3.3.2 Offline Mechanisms to Strengthen Online Uptake

The Connect to Learn programme that was initiated together with Ericsson was an additional offline mechanism that was used to strengthen the uptake of ICTs among the female teenage children of the participating female farmers. The physical training sessions are conducted at OUSL's centre in Hulugolla in the Kandy District. The primary aim of this programme is to leverage ICT for a 21st century education in developing countries by giving students and teachers access to the latest educational tools and resources. It also promotes collaborative learning, cross-cultural understanding and global awareness by connecting to other schools around the world.

The Connect to Learn programmeme focuses on delivering laptop computers, access to broadband Internet, online educational resources, and the relevant training. Ericsson was responsible for providing the hardware (ICT equipment) required for the programme along with project management systems, integration, and remote support capabilities. Meanwhile, Sri Lanka Telecom Mobitel offered to provide mobile connectivity at the physical location to facilitate the programme. The Open University of Sri Lanka took on the task of developing the content related to ICTs which would be used by the teachers.

The primary focus of the mobile-learning programme was to impart financial literacy to female farmers. It did not focus on promoting knowledge of ICTs among the women participants. However, this second initiative, by focusing on female children of the participants, helped to initiate a process by which daughters of the women farmers would gain skils in ICTs, thereby opening up new opportunities for them to renegotiate their economic and social status.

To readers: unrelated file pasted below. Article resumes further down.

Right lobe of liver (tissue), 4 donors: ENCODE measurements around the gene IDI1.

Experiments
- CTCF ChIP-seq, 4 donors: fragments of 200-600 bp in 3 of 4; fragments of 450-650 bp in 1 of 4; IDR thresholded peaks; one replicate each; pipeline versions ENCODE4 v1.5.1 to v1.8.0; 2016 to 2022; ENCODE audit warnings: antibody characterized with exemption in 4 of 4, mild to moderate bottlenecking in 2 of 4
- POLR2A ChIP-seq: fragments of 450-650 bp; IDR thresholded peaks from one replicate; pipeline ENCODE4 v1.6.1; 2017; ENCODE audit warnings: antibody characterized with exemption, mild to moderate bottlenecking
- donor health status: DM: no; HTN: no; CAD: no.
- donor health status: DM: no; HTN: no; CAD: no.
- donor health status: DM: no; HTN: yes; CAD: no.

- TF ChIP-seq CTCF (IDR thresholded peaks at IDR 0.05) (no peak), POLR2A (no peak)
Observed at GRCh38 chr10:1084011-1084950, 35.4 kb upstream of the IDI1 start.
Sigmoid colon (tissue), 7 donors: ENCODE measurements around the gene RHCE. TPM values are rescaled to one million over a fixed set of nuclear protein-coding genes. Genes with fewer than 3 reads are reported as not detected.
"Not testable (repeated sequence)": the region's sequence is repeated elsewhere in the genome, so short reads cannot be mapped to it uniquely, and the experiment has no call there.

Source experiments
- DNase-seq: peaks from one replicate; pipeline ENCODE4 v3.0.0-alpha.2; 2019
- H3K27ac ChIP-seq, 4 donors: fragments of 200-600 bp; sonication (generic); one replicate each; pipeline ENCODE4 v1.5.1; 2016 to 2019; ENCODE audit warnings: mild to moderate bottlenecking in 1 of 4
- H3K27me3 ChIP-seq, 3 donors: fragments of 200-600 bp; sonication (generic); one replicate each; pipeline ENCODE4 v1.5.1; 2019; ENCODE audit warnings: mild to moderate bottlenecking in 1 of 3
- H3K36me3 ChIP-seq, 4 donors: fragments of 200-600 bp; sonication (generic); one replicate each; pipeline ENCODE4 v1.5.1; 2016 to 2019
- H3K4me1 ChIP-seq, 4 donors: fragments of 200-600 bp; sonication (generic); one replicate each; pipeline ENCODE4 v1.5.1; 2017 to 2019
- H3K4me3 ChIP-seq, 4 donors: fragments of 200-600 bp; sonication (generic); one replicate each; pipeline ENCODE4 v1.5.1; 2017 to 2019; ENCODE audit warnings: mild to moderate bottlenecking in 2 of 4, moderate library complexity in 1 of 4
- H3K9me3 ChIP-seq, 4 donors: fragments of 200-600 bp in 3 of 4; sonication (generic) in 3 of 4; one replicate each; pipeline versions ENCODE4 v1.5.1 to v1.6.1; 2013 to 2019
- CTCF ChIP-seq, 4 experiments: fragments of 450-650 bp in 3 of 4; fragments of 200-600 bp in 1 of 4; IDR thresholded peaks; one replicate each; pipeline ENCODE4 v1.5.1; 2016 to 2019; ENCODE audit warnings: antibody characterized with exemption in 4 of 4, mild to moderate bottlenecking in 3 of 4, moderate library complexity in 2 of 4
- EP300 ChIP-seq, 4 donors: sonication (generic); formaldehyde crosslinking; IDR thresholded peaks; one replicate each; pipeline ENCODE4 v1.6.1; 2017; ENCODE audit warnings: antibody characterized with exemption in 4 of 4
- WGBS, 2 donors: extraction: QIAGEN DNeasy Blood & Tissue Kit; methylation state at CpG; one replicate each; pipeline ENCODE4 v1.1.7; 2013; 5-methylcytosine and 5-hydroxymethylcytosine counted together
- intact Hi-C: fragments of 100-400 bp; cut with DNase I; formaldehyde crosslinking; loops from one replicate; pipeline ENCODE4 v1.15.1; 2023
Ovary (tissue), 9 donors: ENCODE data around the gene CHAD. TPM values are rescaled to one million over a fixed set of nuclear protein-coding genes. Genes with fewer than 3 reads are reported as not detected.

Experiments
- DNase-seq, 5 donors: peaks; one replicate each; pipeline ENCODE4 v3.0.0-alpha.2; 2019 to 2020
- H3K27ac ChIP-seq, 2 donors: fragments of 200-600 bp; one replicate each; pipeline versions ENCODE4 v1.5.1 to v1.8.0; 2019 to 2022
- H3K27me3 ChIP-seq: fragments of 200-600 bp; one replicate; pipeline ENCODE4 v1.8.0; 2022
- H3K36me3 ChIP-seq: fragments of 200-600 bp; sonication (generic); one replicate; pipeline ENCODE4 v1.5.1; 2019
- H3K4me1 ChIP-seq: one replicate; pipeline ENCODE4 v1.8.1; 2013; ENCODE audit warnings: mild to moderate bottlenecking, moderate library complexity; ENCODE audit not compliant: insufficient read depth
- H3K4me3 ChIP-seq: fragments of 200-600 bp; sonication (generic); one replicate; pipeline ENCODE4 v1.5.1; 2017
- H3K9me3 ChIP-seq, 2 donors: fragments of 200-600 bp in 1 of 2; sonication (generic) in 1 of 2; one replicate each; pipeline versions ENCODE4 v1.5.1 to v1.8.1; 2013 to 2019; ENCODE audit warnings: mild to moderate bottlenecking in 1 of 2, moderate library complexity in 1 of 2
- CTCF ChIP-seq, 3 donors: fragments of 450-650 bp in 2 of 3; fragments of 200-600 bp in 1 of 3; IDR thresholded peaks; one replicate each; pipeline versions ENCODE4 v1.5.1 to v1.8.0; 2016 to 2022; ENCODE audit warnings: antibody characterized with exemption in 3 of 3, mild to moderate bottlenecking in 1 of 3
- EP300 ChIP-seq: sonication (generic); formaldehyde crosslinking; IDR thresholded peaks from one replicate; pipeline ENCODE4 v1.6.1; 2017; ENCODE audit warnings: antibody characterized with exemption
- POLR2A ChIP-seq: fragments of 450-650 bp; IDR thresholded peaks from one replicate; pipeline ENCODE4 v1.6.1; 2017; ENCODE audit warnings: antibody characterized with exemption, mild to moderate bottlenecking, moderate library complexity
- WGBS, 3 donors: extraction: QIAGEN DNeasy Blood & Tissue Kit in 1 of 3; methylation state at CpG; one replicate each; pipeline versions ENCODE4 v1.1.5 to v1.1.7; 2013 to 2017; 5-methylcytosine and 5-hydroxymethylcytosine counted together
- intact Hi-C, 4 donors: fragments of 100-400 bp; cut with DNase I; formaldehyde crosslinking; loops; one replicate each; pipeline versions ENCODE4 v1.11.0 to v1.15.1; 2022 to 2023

3.3.3 Use of Techno-platforms for Wider and Gender-inclusive Reach

The use of mobile phones as the training delivery mechanism helped to make the programme more inclusive. It was found that most of the participants had basic knowledge of mobile phones, sufficient to be able to participate in the programme without difficulty.

4. Conclusion

While a one-off, face-to-face training may have been easier to organise, the “Mobile Learning among Rural Women in Farming Communities in Sri Lanka” adopted a non-traditional pedagogic approach using mobile applications in order to cater to the specific needs of the target group. The underlying assumptions in designing the programme were that the female farmers will not be IT literate or even literate, that Internet connectivity in rural, under-served areas may be insufficient, that they will not have access to technology (computers) but would have access to a basic mobile phone given the high penetration of mobile phone technology in the country. The programme, through a targeted design, provided an opportunity to women farmers who would otherwise have been excluded from access to financial skills. The Commonwealth of Learning bore the cost of connectivity in the form of per-participant payments to the service provider for the calls the participants would have to make to access the training content. This is likely to have been an additional incentive to participate in the programme, particularly for women from low-income households who may have otherwise found the connectivity cost difficult to bear.

The impact of the programme on women's empowerment has been mapped through the Gender at Work framework in Figure 1, followed by a discussion.

Table 1:
Analysis of empowerment outcomes of the Mobile Learning initiative through the Gender at Work framework

Axis Informal Formal


  • Increase in women’s self-reliance at the household level.